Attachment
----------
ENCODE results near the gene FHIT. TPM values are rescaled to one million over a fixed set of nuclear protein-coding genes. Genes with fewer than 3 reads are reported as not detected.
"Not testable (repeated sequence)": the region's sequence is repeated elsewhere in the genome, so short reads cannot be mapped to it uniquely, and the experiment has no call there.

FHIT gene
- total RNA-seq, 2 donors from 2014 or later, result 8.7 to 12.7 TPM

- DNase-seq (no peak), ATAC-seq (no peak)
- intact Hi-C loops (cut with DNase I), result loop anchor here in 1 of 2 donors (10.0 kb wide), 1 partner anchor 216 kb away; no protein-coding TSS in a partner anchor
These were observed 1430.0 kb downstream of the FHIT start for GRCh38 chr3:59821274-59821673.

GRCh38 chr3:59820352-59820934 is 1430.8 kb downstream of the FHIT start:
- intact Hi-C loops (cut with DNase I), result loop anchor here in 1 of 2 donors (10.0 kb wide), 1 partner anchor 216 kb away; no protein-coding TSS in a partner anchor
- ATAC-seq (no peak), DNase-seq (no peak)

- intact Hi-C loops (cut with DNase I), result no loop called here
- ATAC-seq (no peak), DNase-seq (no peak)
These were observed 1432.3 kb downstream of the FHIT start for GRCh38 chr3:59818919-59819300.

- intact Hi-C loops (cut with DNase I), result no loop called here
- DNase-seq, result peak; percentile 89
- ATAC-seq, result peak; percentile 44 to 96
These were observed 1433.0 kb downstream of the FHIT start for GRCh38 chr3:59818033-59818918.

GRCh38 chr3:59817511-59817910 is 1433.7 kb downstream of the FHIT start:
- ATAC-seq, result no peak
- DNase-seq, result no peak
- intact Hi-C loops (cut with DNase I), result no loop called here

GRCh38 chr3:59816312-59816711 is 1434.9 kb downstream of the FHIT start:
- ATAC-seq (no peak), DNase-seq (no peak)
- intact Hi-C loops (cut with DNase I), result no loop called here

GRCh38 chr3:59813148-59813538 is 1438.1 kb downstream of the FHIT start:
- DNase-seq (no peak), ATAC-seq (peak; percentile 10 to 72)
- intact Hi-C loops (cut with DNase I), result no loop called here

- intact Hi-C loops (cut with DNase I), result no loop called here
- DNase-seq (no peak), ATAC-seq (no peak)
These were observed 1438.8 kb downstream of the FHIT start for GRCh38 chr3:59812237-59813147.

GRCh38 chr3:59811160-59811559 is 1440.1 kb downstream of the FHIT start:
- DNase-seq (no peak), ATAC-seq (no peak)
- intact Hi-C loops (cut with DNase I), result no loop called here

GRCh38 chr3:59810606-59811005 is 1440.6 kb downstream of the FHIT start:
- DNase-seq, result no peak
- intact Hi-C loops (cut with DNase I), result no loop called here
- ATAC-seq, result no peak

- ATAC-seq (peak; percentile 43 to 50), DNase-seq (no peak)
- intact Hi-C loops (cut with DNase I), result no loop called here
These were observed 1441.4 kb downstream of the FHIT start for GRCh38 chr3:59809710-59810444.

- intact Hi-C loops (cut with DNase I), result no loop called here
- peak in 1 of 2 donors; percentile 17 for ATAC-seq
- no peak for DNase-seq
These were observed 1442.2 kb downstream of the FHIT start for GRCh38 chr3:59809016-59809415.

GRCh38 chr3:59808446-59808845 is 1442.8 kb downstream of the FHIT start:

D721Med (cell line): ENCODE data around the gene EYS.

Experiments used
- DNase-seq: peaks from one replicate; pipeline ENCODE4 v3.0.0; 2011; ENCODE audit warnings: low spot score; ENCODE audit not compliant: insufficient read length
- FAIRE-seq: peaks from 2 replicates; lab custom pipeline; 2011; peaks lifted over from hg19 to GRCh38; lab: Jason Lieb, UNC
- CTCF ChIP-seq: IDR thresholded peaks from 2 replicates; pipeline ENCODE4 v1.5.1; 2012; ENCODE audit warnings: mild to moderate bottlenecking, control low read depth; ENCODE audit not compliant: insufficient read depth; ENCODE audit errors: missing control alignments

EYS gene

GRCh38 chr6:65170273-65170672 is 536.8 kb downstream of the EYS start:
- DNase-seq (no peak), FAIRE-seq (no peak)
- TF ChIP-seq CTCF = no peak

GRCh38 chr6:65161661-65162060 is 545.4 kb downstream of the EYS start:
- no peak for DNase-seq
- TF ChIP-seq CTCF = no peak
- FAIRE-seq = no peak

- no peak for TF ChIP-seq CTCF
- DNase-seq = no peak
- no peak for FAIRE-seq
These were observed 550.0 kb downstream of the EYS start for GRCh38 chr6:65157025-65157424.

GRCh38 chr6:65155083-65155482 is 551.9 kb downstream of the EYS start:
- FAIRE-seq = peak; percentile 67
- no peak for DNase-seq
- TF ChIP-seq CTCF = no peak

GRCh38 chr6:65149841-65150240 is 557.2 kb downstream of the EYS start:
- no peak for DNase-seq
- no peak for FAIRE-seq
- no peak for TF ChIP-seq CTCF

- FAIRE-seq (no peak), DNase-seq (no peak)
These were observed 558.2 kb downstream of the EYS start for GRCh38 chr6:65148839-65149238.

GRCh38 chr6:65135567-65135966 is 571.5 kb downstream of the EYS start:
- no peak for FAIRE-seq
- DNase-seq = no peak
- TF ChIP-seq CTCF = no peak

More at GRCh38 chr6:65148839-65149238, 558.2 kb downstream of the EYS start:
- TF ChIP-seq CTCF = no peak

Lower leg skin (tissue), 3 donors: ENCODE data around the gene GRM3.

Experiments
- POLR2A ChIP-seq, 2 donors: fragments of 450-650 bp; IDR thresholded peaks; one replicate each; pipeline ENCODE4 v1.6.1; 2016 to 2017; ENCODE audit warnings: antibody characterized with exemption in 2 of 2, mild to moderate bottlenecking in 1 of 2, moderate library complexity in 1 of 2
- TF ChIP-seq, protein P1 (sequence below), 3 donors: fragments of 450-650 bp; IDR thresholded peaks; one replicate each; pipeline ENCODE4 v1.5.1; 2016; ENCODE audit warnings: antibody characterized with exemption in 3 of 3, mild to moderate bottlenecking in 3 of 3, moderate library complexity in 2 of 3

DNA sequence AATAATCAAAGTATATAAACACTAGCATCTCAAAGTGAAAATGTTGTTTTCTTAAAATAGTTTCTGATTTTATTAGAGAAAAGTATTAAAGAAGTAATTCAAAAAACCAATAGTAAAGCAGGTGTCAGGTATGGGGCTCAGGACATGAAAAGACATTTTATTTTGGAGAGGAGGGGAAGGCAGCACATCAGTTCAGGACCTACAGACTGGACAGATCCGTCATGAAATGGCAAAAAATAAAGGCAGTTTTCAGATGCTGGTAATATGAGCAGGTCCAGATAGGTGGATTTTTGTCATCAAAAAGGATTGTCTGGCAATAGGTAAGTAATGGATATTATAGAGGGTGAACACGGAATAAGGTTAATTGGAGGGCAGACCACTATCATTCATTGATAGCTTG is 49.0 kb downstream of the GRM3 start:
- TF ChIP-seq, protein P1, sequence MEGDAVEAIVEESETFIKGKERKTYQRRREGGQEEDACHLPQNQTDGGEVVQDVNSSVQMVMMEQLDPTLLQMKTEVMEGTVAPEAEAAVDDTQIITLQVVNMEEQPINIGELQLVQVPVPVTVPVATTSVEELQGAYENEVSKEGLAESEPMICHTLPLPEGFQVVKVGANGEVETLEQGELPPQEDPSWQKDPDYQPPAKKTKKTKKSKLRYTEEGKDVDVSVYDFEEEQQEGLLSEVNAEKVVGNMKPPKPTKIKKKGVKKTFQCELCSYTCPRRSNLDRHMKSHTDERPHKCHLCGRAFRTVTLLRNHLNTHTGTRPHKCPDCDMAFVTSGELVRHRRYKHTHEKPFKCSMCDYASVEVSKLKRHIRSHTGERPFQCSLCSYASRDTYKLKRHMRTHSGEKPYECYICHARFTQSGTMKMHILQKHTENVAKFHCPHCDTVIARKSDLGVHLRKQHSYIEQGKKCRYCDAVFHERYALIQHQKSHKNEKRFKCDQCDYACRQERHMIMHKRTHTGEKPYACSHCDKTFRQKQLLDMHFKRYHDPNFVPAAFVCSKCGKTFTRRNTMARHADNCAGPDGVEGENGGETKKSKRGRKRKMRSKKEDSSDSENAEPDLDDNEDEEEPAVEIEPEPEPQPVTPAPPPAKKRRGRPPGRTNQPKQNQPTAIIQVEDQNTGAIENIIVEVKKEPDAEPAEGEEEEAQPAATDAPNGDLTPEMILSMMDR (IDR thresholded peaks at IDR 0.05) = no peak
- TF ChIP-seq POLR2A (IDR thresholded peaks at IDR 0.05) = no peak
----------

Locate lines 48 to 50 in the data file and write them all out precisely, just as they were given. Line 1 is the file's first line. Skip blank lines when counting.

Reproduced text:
- DNase-seq: peaks from one replicate; pipeline ENCODE4 v3.0.0; 2011; ENCODE audit warnings: low spot score; ENCODE audit not compliant: insufficient read length
- FAIRE-seq: peaks from 2 replicates; lab custom pipeline; 2011; peaks lifted over from hg19 to GRCh38; lab: Jason Lieb, UNC
- CTCF ChIP-seq: IDR thresholded peaks from 2 replicates; pipeline ENCODE4 v1.5.1; 2012; ENCODE audit warnings: mild to moderate bottlenecking, control low read depth; ENCODE audit not compliant: insufficient read depth; ENCODE audit errors: missing control alignments